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Open Access Highly Accessed Research

Cigarette smoking prevalence in US counties: 1996-2012

Laura Dwyer-Lindgren1, Ali H Mokdad1*, Tanja Srebotnjak2, Abraham D Flaxman1, Gillian M Hansen1 and Christopher JL Murray1

Author Affiliations

1 Institute for Health Metrics and Evaluation, University of Washington, 2301 5th Ave, Suite 600, Seattle, WA 98121, USA

2 Ecologic Institute, Pfalzburger Str. 43/44, Berlin 10717, Germany

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Population Health Metrics 2014, 12:5  doi:10.1186/1478-7954-12-5

Published: 24 March 2014

Abstract

Background

Cigarette smoking is a leading risk factor for morbidity and premature mortality in the United States, yet information about smoking prevalence and trends is not routinely available below the state level, impeding local-level action.

Methods

We used data on 4.7 million adults age 18 and older from the Behavioral Risk Factor Surveillance System (BRFSS) from 1996 to 2012. We derived cigarette smoking status from self-reported data in the BRFSS and applied validated small area estimation methods to generate estimates of current total cigarette smoking prevalence and current daily cigarette smoking prevalence for 3,127 counties and county equivalents annually from 1996 to 2012. We applied a novel method to correct for bias resulting from the exclusion of the wireless-only population in the BRFSS prior to 2011.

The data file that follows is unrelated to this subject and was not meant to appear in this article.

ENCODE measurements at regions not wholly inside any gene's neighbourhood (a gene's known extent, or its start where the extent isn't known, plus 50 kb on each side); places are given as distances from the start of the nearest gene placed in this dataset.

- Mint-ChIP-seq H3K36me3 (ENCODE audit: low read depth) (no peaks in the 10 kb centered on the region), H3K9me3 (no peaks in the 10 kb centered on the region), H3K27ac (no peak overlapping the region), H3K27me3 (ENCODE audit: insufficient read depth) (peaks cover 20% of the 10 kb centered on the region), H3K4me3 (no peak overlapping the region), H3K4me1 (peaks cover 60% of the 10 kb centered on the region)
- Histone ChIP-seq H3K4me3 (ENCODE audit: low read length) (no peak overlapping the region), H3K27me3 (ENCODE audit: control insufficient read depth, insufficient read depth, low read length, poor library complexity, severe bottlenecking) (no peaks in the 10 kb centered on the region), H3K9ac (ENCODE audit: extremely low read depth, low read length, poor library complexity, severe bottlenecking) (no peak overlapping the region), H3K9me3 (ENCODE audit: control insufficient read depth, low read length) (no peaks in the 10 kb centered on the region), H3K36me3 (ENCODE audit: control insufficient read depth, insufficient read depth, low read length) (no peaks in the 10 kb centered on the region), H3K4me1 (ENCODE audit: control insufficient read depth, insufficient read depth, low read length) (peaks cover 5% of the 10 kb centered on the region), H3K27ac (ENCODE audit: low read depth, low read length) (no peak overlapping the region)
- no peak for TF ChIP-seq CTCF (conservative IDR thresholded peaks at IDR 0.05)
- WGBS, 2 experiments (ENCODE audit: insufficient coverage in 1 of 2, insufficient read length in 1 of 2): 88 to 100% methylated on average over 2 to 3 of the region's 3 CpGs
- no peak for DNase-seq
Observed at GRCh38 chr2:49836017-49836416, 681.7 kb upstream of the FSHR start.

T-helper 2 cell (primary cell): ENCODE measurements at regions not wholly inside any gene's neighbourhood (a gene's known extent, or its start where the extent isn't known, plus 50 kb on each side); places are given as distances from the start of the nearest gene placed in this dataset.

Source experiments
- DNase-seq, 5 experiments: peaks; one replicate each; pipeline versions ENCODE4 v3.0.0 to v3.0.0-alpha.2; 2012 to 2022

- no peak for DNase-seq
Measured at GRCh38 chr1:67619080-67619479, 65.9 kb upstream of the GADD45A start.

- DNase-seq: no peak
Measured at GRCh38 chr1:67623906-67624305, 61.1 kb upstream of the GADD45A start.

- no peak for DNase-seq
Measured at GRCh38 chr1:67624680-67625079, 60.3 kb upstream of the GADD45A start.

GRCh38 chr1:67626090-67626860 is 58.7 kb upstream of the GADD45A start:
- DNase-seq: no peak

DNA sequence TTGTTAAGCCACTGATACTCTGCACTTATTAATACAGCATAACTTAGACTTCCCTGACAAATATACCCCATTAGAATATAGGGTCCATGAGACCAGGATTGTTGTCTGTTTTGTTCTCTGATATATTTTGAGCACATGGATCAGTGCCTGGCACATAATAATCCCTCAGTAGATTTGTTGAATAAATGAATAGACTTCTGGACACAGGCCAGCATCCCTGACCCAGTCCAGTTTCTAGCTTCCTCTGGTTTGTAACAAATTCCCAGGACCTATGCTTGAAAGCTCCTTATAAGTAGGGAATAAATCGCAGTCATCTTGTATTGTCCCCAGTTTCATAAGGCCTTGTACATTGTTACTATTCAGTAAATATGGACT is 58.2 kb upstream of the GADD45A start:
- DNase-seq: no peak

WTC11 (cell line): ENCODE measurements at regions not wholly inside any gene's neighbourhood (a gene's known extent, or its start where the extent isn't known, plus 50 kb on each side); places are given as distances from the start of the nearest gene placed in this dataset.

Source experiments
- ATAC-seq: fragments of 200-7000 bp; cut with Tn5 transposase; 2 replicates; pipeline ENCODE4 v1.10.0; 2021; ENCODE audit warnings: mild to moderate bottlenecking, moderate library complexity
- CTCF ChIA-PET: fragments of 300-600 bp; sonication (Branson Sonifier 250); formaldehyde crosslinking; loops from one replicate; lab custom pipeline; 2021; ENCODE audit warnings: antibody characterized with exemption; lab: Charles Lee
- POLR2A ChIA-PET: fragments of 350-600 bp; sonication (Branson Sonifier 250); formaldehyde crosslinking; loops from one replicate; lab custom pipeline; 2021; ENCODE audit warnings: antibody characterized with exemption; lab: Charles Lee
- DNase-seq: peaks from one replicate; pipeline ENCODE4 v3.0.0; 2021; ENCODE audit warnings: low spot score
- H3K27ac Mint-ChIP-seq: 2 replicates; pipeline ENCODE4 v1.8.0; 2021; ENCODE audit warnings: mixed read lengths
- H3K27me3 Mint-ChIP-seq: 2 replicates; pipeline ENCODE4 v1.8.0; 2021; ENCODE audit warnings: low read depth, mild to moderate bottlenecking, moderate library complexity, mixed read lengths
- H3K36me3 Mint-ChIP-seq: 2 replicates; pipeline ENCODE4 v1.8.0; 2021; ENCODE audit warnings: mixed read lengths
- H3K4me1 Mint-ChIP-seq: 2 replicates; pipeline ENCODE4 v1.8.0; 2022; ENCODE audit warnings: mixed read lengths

Results

Total cigarette smoking prevalence varies dramatically between counties, even within states, ranging from 9.9% to 41.5% for males and from 5.8% to 40.8% for females in 2012. Counties in the South, particularly in Kentucky, Tennessee, and West Virginia, as well as those with large Native American populations, have the highest rates of total cigarette smoking, while counties in Utah and other Western states have the lowest. Overall, total cigarette smoking prevalence declined between 1996 and 2012 with a median decline across counties of 0.9% per year for males and 0.6% per year for females, and rates of decline for males and females in some counties exceeded 3% per year. Statistically significant declines were concentrated in a relatively small number of counties, however, and more counties saw statistically significant declines in male cigarette smoking prevalence (39.8% of counties) than in female cigarette smoking prevalence (16.2%). Rates of decline varied by income level: counties in the top quintile in terms of income experienced noticeably faster declines than those in the bottom quintile.

Conclusions

County-level estimates of cigarette smoking prevalence provide a unique opportunity to assess where prevalence remains high and where progress has been slow. These estimates provide the data needed to better develop and implement strategies at a local and at a state level to further reduce the burden imposed by cigarette smoking.

Keywords:
Smoking; Tobacco; Disparities; BRFSS; Geographic patterns; Small area estimation